Despite the government's unbroken record of success in terrorist prosecutions, however, they have not been problem-free. A major drawback in trying terrorists is that some of the evidence against them (or which they are entitled to see) may have been obtained from secret intelligence sources and methods. Disclosure of the evidence may jeopardize such sources and methods. In one terrorism prosecution, for example, the government had to disclose evidence, which had been obtained by an electronic intercept of a communication by the al-Qaida network. Within a short time after the disclosure, the network reportedly stopped using that channel of communication and the intelligence source was lost.

The obvious solution to this risk -- keeping the evidence secret from the terrorist defendant and his lawyers -- is prohibited by U.S. law. In non-criminal immigration proceedings to remove suspected terrorist aliens from the United States, however, the government has tried to use secret evidence when it was necessary to protect intelligence sources and methods. This use of secret evidence, however, may also be unlawful. At least three lower courts have rejected immigration decisions in such cases on the ground that using secret evidence violates the right of aliens to the due process of law guaranteed by the Constitution. But these decisions did not dictate whether the government is permitted to use secret evidence in other parts of the country, and the Supreme Court -- which could decide this question for the entire nation -- has not yet done so.

Consequently, before September 11, some members of Congress proposed a law which would have prohibited the immigration authorities from using secret evidence. After September 11, the support for such a law has, at least temporarily, evaporated. Courts must therefore continue to decide case by case whether secret evidence can be used in immigration proceedings until the Supreme Court or Congress settles the question.


Bringing terrorists to justice under the rule of law is a slow, cumbersome, inefficient business. It may even be an unsuccessful business, if essential evidence is excluded because it was obtained by unlawful surveillance, if the government decides that it cannot risk disclosure of intelligence sources and methods, or if the proof does not show guilt beyond a reasonable doubt (even though it shows that it is more probable than not that defendant is guilty). But as the Supreme Court once said in deciding to free a terrorist who had been unlawfully tried during the Civil War:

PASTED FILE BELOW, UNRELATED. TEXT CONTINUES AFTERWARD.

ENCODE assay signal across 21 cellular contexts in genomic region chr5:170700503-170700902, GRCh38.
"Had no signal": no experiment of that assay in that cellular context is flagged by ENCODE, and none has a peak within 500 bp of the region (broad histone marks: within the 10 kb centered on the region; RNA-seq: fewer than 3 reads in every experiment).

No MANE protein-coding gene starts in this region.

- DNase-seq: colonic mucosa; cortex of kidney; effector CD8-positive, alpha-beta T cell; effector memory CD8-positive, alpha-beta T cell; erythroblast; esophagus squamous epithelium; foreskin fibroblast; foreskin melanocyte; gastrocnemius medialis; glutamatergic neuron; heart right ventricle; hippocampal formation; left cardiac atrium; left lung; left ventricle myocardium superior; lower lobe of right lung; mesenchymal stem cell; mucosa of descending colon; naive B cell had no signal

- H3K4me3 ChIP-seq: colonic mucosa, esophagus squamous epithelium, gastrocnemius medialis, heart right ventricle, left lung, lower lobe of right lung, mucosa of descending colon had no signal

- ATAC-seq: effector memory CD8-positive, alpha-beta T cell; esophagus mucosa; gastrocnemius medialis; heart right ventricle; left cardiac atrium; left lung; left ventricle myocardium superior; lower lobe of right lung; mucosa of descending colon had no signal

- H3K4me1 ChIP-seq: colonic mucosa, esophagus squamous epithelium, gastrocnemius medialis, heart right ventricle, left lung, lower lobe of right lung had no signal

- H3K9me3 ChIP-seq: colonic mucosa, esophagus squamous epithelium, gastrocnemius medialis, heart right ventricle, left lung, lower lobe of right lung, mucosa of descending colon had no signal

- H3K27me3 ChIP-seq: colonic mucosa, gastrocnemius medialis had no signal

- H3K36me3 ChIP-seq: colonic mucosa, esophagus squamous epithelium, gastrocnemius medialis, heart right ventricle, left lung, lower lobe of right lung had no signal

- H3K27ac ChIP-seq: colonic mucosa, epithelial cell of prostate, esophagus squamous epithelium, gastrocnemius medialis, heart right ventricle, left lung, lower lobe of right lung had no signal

The power of punishment is alone [available] through the means which the laws have provided for that purpose, and if they are ineffectual, there is an immunity from punishment, no matter ... how much ... crimes may have shocked the ... country, or endangered its safety. By the protection of law human rights are secured; withdraw that protection, and they are at the mercy of wicked rulers, or the clamor of an excited people.

In its quest for protection from terrorists, the United States will never give up the protection of law.


(The opinions expressed in this article are those of the author and do not necessarily reflect the views or policies of the U.S. Government.)

(Editor's Note: This article was prepared for publication by Professor Raven-Hansen before President Bush, under the authority of the National Eemergency Act of 1976, issued a Military Order on November 13, 2001 allowing special military tribunals to try any individual, who is not a United States citizen, accused of terrorist attacks.)